TSG-Typhoon Ulysses relief
On 11th November this year Typhoon Ulysses (aka Vamco) hit the Philippines full on. Strong winds and heavy rain are nothing new to the Philippines, and the Cagayan Valley has had its share of cyclones in the past.
What made this storm different, however, was that it came on top of the economic devastation already wrought by the global Covid pandemic. Ulysses flattened crops and caused severe flooding, together with the all too familiar mudslides and damaged infrastructure.
Ulysses comes almost exactly seven years after Typhoon Yolanda hit the Eastern Visayas region of the Philippines in November 2013. Earlier this year a TSG senior manager toured some of the parts most affected by that natural disaster, and saw how, even now, the scars are still visible. Many businesses were wiped out, and towns and villages with once vibrant economies are still mere shadows of their former selves.Nevertheless, economic reconstruction is a long term project. In the aftermath of Typhoon Ulysses, clean water, food, shelter and medicine were the immediate priorities.
Rizal province was one of the hard hit areas. Extensive flooding destroyed dwellings as well as severely impacting essential services. The fresh food market in the town of San Mateo was wrecked, and the low-rise local government hospital found itself under water. So too were other essential municipal services, including the fire services and local records.
Even after the waters had receded, and the clean-up operation had begun, there was no quick route back to normality for too many families. The destruction of crops caused food prices to rocket, and shortages became endemic. Without help many families would have starved.
Coming on the back of Covid, price rises for basic essentials was cruel. In a significantly hand to-mouth economy, any price shocks can leave hundreds of thousands dependent upon government hand-outs and charity. Many had lost their jobs already due to Covid, and many more were laid off in the wake of the typhoon – which both damaged businesses and dented demand. The local quarry, for example, a key employer in the districts of San Mateo and Multaban, had to close its operations (laying off workers) as a result of storm damage to its machinery.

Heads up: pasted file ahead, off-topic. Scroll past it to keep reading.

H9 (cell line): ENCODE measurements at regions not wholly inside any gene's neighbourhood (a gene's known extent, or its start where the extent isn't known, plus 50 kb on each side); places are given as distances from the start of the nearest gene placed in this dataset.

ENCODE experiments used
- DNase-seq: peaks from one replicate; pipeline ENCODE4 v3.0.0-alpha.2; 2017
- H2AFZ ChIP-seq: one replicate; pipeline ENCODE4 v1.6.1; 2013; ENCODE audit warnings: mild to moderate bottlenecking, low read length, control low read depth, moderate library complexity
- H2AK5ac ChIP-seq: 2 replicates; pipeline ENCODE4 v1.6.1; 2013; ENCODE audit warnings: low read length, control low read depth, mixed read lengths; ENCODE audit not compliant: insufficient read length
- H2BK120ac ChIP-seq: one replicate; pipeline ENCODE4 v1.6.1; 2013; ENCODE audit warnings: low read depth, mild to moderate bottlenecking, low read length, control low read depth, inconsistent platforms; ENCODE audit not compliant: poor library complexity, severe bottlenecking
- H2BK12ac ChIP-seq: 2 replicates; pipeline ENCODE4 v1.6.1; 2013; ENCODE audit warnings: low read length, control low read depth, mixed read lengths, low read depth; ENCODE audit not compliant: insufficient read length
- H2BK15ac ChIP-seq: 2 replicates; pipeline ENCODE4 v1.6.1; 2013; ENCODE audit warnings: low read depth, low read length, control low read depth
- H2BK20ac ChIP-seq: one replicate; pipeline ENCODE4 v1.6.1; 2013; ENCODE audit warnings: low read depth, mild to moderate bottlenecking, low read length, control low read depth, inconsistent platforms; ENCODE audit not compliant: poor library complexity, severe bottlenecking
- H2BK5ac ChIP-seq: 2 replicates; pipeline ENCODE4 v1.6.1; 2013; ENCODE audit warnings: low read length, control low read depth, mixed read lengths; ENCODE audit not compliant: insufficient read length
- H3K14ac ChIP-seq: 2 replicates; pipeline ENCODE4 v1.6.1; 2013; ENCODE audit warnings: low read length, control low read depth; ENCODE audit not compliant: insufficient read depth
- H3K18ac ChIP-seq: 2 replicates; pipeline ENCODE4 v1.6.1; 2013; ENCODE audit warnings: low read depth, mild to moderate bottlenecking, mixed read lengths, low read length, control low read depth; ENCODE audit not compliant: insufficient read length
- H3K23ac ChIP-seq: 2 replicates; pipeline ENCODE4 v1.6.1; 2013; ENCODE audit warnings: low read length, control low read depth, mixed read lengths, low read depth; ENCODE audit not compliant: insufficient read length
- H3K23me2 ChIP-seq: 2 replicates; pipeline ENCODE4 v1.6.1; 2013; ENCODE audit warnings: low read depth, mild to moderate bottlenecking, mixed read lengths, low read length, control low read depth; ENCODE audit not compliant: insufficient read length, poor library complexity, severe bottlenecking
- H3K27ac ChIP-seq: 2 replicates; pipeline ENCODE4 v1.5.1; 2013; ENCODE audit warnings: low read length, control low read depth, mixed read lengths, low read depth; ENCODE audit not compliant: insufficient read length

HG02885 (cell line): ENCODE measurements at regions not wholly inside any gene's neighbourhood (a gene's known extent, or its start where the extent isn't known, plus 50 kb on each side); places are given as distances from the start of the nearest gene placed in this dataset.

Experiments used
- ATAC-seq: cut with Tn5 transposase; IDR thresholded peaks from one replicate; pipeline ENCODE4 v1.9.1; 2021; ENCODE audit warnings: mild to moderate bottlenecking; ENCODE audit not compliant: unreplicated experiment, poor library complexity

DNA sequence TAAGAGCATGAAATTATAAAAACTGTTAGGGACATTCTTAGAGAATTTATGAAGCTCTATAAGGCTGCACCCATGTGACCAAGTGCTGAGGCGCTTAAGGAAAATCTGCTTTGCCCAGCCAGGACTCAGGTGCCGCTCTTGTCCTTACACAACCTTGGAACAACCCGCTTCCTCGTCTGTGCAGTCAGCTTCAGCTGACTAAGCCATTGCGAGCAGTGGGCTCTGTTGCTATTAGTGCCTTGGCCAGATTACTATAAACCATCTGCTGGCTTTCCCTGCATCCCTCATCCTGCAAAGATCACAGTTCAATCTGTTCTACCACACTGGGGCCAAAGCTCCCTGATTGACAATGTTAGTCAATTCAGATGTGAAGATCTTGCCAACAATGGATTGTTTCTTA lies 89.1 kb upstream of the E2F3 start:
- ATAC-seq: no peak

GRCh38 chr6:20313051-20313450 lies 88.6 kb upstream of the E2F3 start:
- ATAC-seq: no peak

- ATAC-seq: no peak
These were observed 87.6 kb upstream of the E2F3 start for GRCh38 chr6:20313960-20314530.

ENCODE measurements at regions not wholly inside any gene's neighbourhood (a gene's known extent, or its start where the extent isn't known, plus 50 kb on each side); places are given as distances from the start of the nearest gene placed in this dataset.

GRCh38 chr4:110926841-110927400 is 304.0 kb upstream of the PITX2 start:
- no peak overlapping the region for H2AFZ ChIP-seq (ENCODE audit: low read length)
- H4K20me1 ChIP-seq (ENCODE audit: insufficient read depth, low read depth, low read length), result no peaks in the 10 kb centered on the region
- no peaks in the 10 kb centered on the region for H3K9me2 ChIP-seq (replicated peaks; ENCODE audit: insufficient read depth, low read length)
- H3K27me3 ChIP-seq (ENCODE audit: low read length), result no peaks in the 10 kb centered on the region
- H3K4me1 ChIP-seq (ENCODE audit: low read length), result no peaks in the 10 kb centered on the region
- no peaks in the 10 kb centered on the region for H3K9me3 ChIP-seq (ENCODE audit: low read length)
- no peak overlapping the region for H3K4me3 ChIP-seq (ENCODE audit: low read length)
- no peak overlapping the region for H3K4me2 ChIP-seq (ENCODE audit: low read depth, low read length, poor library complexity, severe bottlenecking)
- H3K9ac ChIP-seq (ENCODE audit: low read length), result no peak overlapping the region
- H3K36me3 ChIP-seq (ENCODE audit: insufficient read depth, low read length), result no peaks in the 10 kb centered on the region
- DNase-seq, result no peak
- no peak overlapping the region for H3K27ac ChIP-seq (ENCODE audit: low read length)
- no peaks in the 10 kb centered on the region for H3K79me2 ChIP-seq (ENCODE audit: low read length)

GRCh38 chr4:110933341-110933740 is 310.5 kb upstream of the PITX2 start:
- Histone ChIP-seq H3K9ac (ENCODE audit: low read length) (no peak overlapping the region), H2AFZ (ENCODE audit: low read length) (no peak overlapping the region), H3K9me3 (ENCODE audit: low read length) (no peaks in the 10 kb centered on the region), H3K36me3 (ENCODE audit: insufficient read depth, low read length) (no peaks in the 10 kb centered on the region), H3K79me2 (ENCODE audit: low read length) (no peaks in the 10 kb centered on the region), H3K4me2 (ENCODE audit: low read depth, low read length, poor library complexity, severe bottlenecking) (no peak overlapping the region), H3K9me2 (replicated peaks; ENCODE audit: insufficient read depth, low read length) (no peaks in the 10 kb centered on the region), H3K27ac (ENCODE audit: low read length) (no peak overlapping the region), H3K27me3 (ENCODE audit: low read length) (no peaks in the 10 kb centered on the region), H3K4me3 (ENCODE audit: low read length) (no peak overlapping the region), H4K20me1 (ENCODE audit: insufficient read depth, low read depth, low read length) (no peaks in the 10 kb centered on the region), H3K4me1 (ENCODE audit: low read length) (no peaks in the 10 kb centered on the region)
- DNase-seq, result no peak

After the initial wave of aid, the level of support reaching devastated communities tailed off. However, the needs for basic goods (food, water, milk for babies, soap, and so on), and small comforts, such as toilet paper, remained. It was also important to keep everyone safe from Covid, by providing essential PPE.
TSG responded these needs with two waves of relief. The first, on 21st November, was carried out in conjunction with the Rotary Club of the Philippines. The second on 5th December was an independent initiative. In all over a thousand families were fed and provided with relief goods.
This Christmas TSG will be continuing its commitment to caring. Many children throughout the world will go hungry over Christmas, and many more will go their entire childhoods without ever having had a present at Christmas, or at any other time for that matter.
TSG cannot manage a white Christmas for those who dream of such things, but we have spoken to Saint Nicholas (aka Santa Claus). Father Christmas (as he is also fondly known) has promised to visit in person, and to meet some of the many children who have only heard, or seen pictures, of him. Of course, he will be making sure the children he meets don’t go hungry, and get a little present to remember him by.
Even in these hard times we hope a small modicum of magic can reach those who have so little, and whose expectations in life are so low. Even if just once they share in the excitement and joy many children take for granted, it will be a very special Christmas.
Wishing everyone a merry Christmas, peace and good will to all humanity.